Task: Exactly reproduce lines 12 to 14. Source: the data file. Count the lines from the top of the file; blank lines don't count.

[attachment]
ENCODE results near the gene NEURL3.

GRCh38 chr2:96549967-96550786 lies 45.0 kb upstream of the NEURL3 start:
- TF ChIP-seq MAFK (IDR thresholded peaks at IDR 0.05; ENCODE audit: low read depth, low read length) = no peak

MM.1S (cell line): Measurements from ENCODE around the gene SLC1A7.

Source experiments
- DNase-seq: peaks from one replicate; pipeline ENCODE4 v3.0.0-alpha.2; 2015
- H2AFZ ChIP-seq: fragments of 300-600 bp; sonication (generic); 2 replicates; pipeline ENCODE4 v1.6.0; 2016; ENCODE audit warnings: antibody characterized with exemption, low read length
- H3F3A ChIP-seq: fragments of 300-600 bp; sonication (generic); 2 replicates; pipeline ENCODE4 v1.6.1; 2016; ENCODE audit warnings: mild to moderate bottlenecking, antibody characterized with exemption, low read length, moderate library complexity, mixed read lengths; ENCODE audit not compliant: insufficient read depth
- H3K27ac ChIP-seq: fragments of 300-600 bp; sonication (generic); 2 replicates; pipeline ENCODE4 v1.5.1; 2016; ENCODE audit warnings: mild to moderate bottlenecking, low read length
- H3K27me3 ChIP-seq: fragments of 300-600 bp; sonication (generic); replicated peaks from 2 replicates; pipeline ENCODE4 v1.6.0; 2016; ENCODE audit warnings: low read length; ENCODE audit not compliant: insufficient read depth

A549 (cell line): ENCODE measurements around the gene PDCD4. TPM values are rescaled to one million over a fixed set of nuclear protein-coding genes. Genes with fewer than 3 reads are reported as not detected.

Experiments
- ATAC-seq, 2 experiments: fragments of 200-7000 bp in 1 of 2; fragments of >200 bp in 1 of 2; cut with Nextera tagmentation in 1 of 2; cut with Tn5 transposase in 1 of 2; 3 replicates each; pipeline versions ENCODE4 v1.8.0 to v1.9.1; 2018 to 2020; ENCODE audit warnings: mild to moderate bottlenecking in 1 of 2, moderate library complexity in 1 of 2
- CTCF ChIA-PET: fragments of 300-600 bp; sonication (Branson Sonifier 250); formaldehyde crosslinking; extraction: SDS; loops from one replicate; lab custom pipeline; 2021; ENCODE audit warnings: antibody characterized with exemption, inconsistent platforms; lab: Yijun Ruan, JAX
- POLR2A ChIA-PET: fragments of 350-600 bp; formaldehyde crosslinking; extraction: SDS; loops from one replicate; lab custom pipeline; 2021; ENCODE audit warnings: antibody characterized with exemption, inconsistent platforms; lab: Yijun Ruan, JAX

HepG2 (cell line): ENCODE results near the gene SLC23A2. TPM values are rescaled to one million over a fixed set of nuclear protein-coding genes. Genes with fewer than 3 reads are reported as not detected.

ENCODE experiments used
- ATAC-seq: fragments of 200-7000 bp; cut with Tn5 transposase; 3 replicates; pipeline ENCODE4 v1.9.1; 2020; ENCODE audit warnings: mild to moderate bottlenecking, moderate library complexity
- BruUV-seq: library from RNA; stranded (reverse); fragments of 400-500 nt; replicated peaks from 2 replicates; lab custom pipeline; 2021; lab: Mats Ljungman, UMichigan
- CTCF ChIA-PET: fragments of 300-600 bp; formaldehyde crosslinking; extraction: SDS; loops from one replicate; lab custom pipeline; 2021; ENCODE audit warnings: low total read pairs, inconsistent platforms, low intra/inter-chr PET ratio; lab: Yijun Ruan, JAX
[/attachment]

Experiments
- ATAC-seq, 2 experiments: fragments of 200-7000 bp in 1 of 2; fragments of >200 bp in 1 of 2; cut with Nextera tagmentation in 1 of 2; cut with Tn5 transposase in 1 of 2; 3 replicates each; pipeline versions ENCODE4 v1.8.0 to v1.9.1; 2018 to 2020; ENCODE audit warnings: mild to moderate bottlenecking in 1 of 2, moderate library complexity in 1 of 2
- CTCF ChIA-PET: fragments of 300-600 bp; sonication (Branson Sonifier 250); formaldehyde crosslinking; extraction: SDS; loops from one replicate; lab custom pipeline; 2021; ENCODE audit warnings: antibody characterized with exemption, inconsistent platforms; lab: Yijun Ruan, JAX